Noyes continues by saying that a differentiated UX "exploits new UI technology to allow experienced or novice users to discover how to complete a particular task with greater ease" and "has a unique visual theme or branding that makes it really stand out, but in a non-obtrusive way, from other applications designed to perform the same tasks, and that makes it somehow more pleasant to look at or use". A few sample application built with WPF are provided and described by Noyes as examples featuring a Differentiated UX; to run these sample applications the installation of the .NET Framework 3.0 is required: Familiy.Show, Woodgrove Finance Application and Cine.View. An observation of one of Noyes' students captures in his opinion another aspect of a Differentiated UX:
He observed that for years we have had design standards which dictated that menus and toolbars and status bars and grids and such were supposed to look a particular way and be in a particular place in your UI. And it was always a battle to get developers to conform to those, but eventually the tools started to make it easier to do those things out of the box. Now it seems the trend is to go in the other direction and to seek a differentiated UI - one that at least looks and feels different (and presumably better) than another app that does exactly the same thing. I think part of this is due to the realization that previous rigid design standards didn’t really make any applications considerably easier to use.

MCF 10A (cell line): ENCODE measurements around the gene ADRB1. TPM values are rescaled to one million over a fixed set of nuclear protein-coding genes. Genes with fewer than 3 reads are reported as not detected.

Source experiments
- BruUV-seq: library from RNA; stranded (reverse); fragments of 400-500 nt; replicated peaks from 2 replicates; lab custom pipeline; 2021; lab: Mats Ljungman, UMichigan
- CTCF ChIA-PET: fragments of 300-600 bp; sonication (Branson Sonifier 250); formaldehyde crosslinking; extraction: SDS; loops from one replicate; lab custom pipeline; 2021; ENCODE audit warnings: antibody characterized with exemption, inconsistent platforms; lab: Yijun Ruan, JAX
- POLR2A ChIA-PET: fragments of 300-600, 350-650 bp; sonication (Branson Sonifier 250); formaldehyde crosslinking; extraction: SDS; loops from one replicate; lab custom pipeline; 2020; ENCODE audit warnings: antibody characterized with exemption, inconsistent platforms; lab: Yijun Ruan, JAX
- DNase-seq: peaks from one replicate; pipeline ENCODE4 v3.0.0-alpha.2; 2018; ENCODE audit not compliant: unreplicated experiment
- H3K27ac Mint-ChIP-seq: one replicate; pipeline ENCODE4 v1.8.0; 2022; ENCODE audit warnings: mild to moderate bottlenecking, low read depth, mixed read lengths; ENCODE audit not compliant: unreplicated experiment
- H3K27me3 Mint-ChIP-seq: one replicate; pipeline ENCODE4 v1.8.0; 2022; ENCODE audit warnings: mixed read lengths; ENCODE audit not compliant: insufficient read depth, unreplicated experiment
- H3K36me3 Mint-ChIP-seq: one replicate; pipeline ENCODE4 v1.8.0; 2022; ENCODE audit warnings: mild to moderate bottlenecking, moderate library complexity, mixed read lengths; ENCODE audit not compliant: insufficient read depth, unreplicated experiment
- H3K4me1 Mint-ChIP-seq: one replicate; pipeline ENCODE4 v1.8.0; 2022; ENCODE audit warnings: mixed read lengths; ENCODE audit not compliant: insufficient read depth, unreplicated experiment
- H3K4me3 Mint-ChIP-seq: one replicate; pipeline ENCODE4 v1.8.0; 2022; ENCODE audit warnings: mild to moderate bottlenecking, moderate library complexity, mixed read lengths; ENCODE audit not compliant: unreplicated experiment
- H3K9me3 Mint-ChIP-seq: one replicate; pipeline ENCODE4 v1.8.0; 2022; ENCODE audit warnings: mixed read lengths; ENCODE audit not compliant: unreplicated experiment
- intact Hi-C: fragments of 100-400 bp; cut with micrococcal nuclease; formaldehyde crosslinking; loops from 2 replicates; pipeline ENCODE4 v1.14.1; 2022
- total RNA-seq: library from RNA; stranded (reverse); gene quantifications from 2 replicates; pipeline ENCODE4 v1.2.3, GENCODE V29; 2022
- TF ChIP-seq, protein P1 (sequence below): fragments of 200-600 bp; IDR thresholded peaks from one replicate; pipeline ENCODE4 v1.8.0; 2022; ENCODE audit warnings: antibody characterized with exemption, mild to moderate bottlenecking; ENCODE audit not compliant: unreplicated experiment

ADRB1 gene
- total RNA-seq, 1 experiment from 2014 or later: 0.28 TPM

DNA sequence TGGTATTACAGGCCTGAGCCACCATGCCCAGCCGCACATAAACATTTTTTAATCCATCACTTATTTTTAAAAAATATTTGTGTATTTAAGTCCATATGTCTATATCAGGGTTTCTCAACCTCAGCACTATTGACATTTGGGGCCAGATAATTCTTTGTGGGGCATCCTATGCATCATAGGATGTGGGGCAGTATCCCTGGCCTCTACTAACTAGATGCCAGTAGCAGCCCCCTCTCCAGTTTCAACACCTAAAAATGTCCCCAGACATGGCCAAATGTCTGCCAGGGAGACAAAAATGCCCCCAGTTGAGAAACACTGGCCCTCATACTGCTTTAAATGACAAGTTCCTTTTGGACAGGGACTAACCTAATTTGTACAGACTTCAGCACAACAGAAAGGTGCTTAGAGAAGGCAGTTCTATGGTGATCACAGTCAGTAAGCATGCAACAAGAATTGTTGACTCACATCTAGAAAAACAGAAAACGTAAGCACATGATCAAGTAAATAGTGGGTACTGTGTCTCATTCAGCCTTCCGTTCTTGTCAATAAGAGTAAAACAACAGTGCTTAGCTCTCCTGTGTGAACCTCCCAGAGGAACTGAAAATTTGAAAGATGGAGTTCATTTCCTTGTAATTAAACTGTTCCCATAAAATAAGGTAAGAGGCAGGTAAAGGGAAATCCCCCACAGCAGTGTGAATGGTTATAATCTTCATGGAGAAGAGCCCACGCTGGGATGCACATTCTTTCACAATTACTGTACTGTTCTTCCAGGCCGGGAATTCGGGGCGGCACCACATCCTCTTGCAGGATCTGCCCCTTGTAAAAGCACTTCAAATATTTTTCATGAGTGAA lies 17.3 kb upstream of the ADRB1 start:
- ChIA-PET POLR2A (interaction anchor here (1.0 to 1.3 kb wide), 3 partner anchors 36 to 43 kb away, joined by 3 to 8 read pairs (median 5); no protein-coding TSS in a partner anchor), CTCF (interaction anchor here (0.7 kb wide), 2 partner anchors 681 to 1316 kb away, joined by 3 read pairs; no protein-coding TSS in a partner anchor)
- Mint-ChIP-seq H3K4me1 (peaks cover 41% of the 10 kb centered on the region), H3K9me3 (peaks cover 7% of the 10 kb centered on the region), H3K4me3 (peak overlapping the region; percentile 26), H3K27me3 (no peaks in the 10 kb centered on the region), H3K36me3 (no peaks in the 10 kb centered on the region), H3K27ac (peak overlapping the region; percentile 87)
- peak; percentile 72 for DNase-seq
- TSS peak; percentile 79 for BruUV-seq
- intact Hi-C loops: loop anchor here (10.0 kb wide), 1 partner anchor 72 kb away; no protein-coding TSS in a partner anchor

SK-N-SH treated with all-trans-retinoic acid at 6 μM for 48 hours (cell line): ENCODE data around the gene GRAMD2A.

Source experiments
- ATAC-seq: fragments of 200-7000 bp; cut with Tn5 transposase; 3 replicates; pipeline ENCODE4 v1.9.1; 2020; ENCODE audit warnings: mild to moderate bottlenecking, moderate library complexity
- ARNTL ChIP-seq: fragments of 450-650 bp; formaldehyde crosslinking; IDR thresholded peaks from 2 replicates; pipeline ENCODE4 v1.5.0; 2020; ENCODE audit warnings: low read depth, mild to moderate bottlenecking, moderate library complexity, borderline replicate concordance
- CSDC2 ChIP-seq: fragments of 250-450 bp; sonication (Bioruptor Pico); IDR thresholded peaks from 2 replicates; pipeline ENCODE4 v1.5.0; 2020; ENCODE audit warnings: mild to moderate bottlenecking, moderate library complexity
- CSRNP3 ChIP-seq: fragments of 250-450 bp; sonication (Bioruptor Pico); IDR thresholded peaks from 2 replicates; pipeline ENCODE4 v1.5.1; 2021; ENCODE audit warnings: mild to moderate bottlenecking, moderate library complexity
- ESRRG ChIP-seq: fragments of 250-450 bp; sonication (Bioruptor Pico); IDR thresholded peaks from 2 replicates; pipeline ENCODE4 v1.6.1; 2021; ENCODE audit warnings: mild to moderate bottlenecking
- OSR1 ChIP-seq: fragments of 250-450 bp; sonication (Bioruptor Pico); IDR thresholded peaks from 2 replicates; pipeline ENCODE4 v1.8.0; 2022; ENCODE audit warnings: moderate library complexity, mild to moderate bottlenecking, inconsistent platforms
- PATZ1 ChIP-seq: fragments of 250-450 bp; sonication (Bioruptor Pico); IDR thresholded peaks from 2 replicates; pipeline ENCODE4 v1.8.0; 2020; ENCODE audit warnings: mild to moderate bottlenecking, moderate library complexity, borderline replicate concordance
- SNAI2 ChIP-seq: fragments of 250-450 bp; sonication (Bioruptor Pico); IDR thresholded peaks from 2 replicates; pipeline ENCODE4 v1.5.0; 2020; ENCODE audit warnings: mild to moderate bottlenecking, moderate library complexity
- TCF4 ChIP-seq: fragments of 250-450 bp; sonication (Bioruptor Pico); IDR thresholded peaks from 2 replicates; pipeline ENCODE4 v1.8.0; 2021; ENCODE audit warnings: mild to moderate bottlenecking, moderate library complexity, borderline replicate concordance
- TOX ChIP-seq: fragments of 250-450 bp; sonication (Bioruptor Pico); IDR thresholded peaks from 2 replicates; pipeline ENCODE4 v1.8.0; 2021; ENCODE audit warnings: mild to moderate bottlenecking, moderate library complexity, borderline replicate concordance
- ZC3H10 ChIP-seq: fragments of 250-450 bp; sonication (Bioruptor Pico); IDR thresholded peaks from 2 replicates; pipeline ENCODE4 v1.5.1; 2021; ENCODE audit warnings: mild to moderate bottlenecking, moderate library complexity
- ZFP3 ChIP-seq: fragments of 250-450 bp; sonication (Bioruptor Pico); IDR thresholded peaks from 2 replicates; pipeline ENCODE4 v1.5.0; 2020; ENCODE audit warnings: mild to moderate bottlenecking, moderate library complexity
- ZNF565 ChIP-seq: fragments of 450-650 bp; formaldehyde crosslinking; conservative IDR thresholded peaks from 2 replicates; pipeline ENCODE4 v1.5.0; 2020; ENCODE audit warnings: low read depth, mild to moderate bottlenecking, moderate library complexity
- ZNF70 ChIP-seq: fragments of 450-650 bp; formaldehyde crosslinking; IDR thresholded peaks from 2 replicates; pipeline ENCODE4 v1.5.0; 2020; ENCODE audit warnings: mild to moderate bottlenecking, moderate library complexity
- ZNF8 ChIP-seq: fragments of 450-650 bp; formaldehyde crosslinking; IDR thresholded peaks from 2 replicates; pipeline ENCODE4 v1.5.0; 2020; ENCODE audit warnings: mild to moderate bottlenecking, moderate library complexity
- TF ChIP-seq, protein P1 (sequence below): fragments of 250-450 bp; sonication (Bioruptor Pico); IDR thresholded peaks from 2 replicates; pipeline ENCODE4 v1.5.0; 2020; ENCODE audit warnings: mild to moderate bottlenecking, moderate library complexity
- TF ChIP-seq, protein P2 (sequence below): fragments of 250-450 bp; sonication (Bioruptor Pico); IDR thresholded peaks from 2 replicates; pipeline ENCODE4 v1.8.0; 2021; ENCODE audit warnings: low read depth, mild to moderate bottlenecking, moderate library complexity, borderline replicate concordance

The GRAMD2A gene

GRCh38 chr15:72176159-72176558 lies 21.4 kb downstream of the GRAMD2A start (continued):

In a dialog related to Brian Noyes' post, Dax Pandhi agrees with the basic definition of the term: "a good - differentiated - UX would use a new way of doing the same tasks" and qualifies it further more by saying that "task oriented means creating a UI that makes sense for a particular task rather than commonly used UI patterns."
Pandhi also believes that the old menu/toolbar/grid recipe is overused and considers that the grid makes "the developers lazy and end-users unproductive at best" as the ease of binding the grid to the data and coding it, leads developers to focus less on providing a more graphical and comprehensible UI. Pandhi believes that at the core of sub-optimal user interfaces is a shortage of good UI designers who understand the basics of both graphics and software: